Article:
A ‘golden goodbye’ lump sum had helped Tobin pay off some capital for an ambitious home-build project in London that was ongoing when he left Telecity but there was still an imperative to make money. He spoke to UK software giant Sage about its vacant CEO role but the opportunity passed: “I was a little too brazen for them, far too many buttons undone on my shirt. Stephen Kelly [who took the role] is gregarious but he still wears a tie.”
He says he didn’t want to squander energy on a full-time role to which he wasn’t fully committed to or excited about and his solution was to take on a series of non-executive roles, starting with his providing counsel to private-equity house Permira, acquiring South African datacentre operator Teraco Data Environments to gain the largest carrier-neutral facility in Africa, an area where Tobin saw potential rich pickings.
The roles kept coming in at companies such as Euro-Diesel, a Belgian supplier of backup power to airports, hospitals, datacentres and other facilities; Spanish datacentre connectivity firm Itconic; managed solutions provider Datapipe in New Jersey; UK communications firm Satellite Solutions Worldwide; and user activity firm Ultrahaptics. It’s a hectic life with lots of air travel and meetings and not much sleep – Tobin says he’s lucky in that he only needs three hours a night.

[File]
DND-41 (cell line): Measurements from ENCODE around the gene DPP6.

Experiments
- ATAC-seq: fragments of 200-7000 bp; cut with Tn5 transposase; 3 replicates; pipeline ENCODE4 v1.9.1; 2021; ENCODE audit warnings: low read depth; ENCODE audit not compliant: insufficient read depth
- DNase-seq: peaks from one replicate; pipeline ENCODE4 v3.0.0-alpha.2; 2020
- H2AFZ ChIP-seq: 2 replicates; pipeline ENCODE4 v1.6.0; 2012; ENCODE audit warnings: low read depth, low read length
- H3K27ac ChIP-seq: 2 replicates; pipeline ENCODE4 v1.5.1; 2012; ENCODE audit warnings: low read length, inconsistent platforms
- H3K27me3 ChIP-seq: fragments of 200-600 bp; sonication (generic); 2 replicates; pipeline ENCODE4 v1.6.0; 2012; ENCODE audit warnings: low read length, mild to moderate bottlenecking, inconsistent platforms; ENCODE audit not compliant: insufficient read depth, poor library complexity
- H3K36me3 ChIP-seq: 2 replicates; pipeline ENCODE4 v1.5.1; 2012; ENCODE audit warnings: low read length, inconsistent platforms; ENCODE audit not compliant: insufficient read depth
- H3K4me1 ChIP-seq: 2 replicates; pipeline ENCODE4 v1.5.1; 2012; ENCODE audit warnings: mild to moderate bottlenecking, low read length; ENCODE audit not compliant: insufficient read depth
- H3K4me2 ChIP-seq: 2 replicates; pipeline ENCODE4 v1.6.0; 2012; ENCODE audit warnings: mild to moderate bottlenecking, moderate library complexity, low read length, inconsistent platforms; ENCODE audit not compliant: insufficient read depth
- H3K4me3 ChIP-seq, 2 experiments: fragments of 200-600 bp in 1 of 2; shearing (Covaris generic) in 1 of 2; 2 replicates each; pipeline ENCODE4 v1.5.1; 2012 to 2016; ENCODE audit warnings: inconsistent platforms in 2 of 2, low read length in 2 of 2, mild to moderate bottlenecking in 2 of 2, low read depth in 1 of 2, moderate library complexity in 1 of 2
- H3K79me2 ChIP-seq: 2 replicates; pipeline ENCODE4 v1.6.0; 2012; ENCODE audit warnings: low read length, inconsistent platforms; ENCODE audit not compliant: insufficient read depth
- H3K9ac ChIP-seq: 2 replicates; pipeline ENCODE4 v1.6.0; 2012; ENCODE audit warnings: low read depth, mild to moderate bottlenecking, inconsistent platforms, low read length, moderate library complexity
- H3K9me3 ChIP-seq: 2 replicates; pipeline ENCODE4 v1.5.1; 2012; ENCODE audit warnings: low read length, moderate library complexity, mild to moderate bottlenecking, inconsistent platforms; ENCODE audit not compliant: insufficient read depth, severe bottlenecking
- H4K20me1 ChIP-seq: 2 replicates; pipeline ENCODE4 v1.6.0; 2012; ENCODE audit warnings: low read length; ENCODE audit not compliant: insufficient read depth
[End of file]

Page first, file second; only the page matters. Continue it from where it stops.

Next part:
Still, and especially initially, Tobin frankly admits that stepping into the new world was scary stuff.
“In the first few weeks I would say there was mild panic. Self-doubt creeps in. I used to have 150 emails a day and suddenly it went down to five. I’d been winning awards and in the media a lot and I’m a narcissistic person so it was ‘oh god, nobody loves me’. My kids were asking ‘what are you going to do now?’ They could only ever remember me at Telicity.”